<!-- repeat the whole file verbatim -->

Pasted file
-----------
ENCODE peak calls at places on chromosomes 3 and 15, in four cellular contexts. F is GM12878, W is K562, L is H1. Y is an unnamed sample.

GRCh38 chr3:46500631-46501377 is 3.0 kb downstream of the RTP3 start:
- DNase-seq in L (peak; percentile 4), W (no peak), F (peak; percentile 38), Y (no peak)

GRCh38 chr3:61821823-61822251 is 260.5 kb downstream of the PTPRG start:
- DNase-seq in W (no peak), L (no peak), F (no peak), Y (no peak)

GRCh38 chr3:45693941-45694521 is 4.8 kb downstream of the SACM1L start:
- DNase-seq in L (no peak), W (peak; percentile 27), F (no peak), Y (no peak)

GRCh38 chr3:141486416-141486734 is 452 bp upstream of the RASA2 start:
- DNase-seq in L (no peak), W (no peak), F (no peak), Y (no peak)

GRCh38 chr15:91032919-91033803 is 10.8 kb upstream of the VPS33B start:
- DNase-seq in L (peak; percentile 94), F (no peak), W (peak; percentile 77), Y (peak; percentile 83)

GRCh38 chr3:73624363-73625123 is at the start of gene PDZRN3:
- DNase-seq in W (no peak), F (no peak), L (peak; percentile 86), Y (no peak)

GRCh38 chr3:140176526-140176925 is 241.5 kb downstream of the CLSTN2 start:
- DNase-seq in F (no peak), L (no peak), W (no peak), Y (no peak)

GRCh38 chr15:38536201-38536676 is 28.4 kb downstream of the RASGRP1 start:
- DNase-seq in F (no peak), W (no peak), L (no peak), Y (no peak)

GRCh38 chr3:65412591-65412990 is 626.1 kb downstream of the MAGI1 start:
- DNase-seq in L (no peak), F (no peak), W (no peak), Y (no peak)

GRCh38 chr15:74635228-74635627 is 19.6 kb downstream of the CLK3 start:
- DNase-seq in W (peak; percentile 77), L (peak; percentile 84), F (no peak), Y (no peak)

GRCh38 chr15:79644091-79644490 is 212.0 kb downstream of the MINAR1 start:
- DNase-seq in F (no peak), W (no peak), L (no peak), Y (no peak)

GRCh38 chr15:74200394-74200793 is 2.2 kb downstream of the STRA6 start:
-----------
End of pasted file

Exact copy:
ENCODE peak calls at places on chromosomes 3 and 15, in four cellular contexts. F is GM12878, W is K562, L is H1. Y is an unnamed sample.

GRCh38 chr3:46500631-46501377 is 3.0 kb downstream of the RTP3 start:
- DNase-seq in L (peak; percentile 4), W (no peak), F (peak; percentile 38), Y (no peak)

GRCh38 chr3:61821823-61822251 is 260.5 kb downstream of the PTPRG start:
- DNase-seq in W (no peak), L (no peak), F (no peak), Y (no peak)

GRCh38 chr3:45693941-45694521 is 4.8 kb downstream of the SACM1L start:
- DNase-seq in L (no peak), W (peak; percentile 27), F (no peak), Y (no peak)

GRCh38 chr3:141486416-141486734 is 452 bp upstream of the RASA2 start:
- DNase-seq in L (no peak), W (no peak), F (no peak), Y (no peak)

GRCh38 chr15:91032919-91033803 is 10.8 kb upstream of the VPS33B start:
- DNase-seq in L (peak; percentile 94), F (no peak), W (peak; percentile 77), Y (peak; percentile 83)

GRCh38 chr3:73624363-73625123 is at the start of gene PDZRN3:
- DNase-seq in W (no peak), F (no peak), L (peak; percentile 86), Y (no peak)

GRCh38 chr3:140176526-140176925 is 241.5 kb downstream of the CLSTN2 start:
- DNase-seq in F (no peak), L (no peak), W (no peak), Y (no peak)

GRCh38 chr15:38536201-38536676 is 28.4 kb downstream of the RASGRP1 start:
- DNase-seq in F (no peak), W (no peak), L (no peak), Y (no peak)

GRCh38 chr3:65412591-65412990 is 626.1 kb downstream of the MAGI1 start:
- DNase-seq in L (no peak), F (no peak), W (no peak), Y (no peak)

GRCh38 chr15:74635228-74635627 is 19.6 kb downstream of the CLK3 start:
- DNase-seq in W (peak; percentile 77), L (peak; percentile 84), F (no peak), Y (no peak)

GRCh38 chr15:79644091-79644490 is 212.0 kb downstream of the MINAR1 start:
- DNase-seq in F (no peak), W (no peak), L (no peak), Y (no peak)

GRCh38 chr15:74200394-74200793 is 2.2 kb downstream of the STRA6 start: